Last week, with my great-Aunt, I attended a lecture given by a senior research fellow from The University of Sydney, Dr Julia Horne. The subject was the history of women attending university and, as I was unaware of the finer details of the battle to get females admitted into universities, I found the lecture enlightening.
I am partly proud, and partly ashamed, to admit that I had presumed that women being denied access to tertiary education was a relic from ancient history. I presumed wrong. Really, it’s quite a modern development.
Before the formalities had even started, I started learning. My Aunt and I were talking to another guest who explained that her grandmother was a scientist who attended Cambridge University but was not awarded a degree. Not because she failed to fulfil any component of the course, but, because she was a woman. Until 1948 women weren’t entitled to a degree from Cambridge. They were allowed to study and technically complete a degree but they weren’t afforded any recognition for it.
I soon learned this was a common situation. Dr Horne explained that it was the middle ground that many universities around the world settled upon before dropping the guard altogether and allowing women to study amongst men as equals. But some Australian universities were ahead of the game when it came to offering women access to higher education.
In Sydney and in Adelaide, in the 1880s, a small group of enterprising academics were fighting for equality. They resisted the status quo and went to great lengths – even corresponding directly with Queen Victoria – to remove the barriers forbidding women from attending university and receiving a degree.
What now seems incontrovertible, women having access to higher education, was then deemed entirely controversial. The idea of women at university – participating in learning, mingling with men unsupervised and being disposed to campus activities – incited fear and disapproving from many quarters.
So who were these individuals, accomplished enough to hold positions of power within the universities and bold enough to take on the establishment, to successfully advocate for women to be admitted into their esteemed institutions? They were the original champions of change: forward-thinking men who were ideologically wedded to equality.
It was fantastically inspiring to think of these upstanding, seemingly-conservative, men fighting for equality. In doing so they swam against the mighty current that prevailed at the time, not just in academic quarters, but in society too. And it wasn’t a quick battle; they persisted for many years. Slowly but surely, letter after letter, action by action, they dismantled the barriers that prevented women from having the same access to degrees as men. They kept ‘knocking on the door’ until they were ultimately victorious and women were allowed to study, unencumbered by structural discrimination.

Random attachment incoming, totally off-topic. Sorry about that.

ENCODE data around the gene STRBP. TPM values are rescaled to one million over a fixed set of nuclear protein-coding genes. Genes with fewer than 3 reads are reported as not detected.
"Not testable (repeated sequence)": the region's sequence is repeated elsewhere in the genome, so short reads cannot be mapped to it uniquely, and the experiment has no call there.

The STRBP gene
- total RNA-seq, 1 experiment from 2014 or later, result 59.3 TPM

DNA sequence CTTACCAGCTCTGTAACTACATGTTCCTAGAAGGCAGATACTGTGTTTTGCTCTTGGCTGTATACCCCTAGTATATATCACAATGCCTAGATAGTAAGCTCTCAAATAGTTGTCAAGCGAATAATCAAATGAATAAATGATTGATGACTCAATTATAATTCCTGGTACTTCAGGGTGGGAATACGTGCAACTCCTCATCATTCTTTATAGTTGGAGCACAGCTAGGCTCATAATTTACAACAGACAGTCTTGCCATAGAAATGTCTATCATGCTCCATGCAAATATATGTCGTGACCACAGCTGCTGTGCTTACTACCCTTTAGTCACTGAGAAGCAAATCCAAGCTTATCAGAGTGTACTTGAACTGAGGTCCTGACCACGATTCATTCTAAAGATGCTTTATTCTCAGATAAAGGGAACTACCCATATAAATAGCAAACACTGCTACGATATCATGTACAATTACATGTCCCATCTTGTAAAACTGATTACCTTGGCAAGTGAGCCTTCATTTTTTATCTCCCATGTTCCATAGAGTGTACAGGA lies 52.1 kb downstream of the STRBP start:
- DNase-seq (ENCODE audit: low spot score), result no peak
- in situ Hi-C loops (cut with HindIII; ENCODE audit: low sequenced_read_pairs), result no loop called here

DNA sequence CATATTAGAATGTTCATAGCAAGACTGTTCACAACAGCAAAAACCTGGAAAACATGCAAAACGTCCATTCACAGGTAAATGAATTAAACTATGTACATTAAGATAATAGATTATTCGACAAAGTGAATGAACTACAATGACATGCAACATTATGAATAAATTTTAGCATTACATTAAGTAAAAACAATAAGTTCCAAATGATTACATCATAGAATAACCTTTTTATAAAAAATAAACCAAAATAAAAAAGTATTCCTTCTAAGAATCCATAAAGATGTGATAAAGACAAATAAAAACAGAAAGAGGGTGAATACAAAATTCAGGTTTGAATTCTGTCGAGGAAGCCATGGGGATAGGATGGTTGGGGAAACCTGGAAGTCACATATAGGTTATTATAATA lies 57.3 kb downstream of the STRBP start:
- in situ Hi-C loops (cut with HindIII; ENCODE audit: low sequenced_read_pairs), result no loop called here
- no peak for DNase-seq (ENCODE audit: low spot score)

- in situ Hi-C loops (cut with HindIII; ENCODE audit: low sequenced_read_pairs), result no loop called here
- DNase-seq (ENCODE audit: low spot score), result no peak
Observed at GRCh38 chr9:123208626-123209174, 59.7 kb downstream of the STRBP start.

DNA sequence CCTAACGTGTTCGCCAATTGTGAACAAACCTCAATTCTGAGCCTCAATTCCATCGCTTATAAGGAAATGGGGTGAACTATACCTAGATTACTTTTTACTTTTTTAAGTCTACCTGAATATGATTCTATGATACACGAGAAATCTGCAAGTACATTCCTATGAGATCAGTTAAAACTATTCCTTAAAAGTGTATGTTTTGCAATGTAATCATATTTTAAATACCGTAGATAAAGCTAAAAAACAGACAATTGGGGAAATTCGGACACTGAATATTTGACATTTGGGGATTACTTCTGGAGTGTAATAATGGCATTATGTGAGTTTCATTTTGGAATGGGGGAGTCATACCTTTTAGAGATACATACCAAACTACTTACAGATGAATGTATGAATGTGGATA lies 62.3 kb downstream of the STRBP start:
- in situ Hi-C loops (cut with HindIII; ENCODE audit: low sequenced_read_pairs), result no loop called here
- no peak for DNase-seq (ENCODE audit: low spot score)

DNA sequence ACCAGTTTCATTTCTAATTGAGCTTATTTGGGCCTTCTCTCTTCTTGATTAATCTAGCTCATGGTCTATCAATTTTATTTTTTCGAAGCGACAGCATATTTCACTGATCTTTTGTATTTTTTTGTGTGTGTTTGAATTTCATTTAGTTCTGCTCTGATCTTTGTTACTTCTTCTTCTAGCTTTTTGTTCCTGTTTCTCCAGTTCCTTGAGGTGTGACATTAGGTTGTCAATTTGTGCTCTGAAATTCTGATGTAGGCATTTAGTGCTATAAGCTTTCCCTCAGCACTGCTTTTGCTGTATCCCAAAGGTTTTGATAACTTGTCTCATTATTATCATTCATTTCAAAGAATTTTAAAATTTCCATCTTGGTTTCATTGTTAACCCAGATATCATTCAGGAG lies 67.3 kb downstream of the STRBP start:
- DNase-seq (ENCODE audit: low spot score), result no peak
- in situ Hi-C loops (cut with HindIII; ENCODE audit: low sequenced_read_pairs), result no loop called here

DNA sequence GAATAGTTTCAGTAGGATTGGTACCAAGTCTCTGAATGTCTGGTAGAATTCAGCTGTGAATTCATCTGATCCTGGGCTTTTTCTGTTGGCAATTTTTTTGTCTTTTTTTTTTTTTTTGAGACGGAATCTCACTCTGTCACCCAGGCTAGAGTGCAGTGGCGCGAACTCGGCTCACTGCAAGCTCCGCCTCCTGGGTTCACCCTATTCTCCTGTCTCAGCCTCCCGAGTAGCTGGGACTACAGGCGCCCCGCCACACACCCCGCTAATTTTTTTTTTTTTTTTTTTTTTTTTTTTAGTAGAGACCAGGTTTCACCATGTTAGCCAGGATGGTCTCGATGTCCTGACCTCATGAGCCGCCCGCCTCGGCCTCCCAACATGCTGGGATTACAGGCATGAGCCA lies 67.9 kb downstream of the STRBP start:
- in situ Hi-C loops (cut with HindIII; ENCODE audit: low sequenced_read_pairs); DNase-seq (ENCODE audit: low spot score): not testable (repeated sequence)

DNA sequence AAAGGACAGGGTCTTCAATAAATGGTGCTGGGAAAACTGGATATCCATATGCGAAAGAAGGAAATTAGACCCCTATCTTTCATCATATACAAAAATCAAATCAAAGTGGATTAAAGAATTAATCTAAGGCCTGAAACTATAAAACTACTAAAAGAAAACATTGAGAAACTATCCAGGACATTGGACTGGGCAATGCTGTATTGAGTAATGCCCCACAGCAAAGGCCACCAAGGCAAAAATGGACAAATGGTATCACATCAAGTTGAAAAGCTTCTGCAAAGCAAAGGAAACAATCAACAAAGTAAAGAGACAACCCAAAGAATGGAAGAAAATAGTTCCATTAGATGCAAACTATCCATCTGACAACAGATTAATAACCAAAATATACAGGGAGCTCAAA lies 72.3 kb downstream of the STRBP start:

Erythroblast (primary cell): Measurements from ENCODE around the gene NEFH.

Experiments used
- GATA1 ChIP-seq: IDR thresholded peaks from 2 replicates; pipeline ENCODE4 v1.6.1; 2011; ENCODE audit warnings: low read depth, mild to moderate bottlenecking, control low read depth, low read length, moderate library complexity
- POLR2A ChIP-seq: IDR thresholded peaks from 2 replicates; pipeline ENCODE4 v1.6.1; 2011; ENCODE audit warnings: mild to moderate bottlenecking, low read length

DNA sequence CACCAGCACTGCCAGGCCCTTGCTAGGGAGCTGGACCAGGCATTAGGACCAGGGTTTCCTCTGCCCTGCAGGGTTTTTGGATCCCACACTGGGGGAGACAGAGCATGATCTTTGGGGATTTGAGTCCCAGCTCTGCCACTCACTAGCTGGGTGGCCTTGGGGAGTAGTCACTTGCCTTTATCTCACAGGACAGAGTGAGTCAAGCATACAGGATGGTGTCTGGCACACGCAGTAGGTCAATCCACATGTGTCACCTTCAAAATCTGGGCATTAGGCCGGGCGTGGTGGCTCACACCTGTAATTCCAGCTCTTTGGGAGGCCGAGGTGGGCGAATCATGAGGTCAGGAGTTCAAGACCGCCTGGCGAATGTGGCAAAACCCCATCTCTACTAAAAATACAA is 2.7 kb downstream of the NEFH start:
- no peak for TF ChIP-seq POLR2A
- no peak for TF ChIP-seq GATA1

Snippets from their official correspondence and various speeches reveal their thoughts were decades, if not a century, ahead of their time. As well-educated privileged men they were the beneficiaries of the status quo but they recognised the indiscriminate inequity in excluding women from study and fought it.
It reminded me, again, just how valuable and powerful male advocates are. Had it not been for the efforts and persistence of these men, tertiary education would have remained inaccessible to women for longer than it was.
At the end of the lecture, before I had had a chance to bring myself back to the current day, my Aunt, who is in her eighties, commented how little has changed. It was an hour or so before the new Cabinet was revealed but my Aunt, who I should add is hardly a political radical, flagged her despair. “Tony Abbott’s probably only going to have one woman in his Cabinet you know? We haven’t come very far really have we.”
Unfortunately both of those observations are accurate but even still I left feeling emboldened. To think what those men achieved, against that social backdrop, in that time, makes me hopeful. There aren’t enough women in Cabinet, that’s for sure, but just because it’s lacking in women doesn’t have to mean women are ignored.
There are men at the Cabinet table too. Men who, if they choose, can be like the enlightened academics who took it upon themselves to eradicate unnecessary discrimination against women at university. In particular – Joe Hockey and Malcolm Turnbull – I’m looking at you. You have wives and daughters who I don’t believe for a second you would ever want to be subject to anything but absolute equality so pick up the cause. Be bold and vocal and champion equality in your government. If you think you will be a lone voice in the woods know you will have more support, and less opposition, than those academics ever had. And yet they were effective and successful.
It is easy – too easy in recent weeks – to be disillusioned by the state of play for women in Australia. Unfortunately however there isn’t time to be disillusioned. There is too much to do. So while we must urge males MPs like Malcolm Turnbull and Joe Hockey to champion the cause with us, we also have to ask ourselves the same question. What can we do to remove inequality? And let’s not be afraid to think big.